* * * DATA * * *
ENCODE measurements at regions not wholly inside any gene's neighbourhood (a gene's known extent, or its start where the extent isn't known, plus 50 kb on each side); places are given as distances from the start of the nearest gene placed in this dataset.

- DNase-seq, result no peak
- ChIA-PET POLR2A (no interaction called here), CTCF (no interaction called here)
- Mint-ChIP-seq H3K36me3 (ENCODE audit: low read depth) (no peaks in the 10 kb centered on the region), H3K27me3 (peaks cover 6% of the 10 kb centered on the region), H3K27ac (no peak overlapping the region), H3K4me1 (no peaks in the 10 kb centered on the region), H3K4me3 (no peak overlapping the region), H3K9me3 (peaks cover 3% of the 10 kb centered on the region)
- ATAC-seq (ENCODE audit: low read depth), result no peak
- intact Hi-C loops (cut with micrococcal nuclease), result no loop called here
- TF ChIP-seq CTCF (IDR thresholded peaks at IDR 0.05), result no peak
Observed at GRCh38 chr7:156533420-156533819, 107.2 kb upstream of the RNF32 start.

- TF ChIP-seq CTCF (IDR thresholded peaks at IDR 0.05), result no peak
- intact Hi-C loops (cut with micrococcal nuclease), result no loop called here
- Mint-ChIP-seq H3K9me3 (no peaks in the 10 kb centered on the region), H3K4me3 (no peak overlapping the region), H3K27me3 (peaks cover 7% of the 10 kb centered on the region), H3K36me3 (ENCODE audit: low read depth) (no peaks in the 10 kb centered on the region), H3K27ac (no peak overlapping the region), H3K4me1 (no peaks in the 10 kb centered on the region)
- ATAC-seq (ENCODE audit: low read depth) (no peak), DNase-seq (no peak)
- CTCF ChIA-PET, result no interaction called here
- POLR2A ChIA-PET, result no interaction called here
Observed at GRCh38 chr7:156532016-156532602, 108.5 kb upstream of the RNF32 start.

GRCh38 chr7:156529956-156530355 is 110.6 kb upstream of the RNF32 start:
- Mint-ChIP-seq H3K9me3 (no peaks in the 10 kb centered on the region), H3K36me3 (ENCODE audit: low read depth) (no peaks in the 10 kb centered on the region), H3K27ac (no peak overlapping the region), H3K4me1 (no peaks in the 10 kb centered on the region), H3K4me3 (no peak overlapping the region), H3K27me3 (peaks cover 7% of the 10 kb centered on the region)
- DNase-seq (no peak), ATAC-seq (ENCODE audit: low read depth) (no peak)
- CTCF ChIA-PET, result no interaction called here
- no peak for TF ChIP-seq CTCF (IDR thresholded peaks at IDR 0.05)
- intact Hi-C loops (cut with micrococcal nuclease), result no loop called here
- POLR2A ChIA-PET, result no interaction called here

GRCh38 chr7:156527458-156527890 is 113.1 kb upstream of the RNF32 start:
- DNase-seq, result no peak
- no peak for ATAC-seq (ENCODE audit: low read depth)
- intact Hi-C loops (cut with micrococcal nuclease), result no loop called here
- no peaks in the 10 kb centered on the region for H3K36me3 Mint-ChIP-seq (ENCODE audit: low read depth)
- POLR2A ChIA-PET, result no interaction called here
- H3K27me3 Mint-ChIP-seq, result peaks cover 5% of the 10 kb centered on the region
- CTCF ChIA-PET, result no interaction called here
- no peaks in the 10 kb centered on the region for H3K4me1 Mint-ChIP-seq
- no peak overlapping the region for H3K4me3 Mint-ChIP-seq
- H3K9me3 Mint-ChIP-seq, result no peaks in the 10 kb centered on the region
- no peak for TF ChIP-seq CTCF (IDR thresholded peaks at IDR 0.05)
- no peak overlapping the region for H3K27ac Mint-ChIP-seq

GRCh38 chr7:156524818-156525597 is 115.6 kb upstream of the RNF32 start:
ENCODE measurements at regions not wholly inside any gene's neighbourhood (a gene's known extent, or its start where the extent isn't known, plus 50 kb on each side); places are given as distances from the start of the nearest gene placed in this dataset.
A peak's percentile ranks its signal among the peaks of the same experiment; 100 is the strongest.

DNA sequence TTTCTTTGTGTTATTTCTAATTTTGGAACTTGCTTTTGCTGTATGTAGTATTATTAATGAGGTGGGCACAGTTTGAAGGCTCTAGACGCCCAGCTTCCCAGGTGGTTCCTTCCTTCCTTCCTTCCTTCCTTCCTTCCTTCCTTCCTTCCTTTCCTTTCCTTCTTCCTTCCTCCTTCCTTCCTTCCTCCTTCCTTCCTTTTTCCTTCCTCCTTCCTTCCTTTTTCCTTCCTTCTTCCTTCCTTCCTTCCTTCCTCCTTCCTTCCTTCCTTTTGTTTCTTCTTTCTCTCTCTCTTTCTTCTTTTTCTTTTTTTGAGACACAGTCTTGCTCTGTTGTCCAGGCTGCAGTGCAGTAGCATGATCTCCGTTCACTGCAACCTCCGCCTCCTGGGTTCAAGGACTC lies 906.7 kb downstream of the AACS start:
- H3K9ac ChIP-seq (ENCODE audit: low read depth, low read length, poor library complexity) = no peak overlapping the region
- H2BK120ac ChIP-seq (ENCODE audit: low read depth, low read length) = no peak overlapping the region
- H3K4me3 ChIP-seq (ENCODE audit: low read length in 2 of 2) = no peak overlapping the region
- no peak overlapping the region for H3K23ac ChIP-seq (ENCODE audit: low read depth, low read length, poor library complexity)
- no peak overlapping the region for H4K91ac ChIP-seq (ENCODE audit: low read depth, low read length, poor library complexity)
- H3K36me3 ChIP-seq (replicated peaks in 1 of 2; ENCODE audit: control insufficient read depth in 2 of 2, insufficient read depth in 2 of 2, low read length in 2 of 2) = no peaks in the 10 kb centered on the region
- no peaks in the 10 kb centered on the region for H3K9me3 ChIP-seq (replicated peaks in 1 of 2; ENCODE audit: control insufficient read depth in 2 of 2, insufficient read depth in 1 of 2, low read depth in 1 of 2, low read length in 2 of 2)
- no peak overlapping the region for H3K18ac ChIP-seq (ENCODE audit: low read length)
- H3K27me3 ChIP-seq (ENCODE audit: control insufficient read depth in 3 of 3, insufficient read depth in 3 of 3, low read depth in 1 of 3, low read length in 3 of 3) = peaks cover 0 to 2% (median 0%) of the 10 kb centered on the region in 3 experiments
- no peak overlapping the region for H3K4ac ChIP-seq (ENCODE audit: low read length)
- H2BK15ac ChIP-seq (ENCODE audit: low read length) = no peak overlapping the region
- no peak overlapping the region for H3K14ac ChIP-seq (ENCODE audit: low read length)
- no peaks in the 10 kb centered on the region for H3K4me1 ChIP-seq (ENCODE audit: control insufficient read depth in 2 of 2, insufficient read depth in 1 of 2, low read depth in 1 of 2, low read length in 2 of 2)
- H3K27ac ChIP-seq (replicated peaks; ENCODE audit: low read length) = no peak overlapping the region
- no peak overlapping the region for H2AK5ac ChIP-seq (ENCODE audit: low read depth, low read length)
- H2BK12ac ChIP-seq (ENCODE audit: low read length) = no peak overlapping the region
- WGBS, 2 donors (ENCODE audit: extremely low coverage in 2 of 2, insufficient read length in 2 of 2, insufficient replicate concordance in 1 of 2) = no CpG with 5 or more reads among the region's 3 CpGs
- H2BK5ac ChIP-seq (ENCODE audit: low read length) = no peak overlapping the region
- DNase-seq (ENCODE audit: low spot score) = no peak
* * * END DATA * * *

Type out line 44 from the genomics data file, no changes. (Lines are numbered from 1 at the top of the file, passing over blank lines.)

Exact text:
- no peak overlapping the region for H4K91ac ChIP-seq (ENCODE audit: low read depth, low read length, poor library complexity)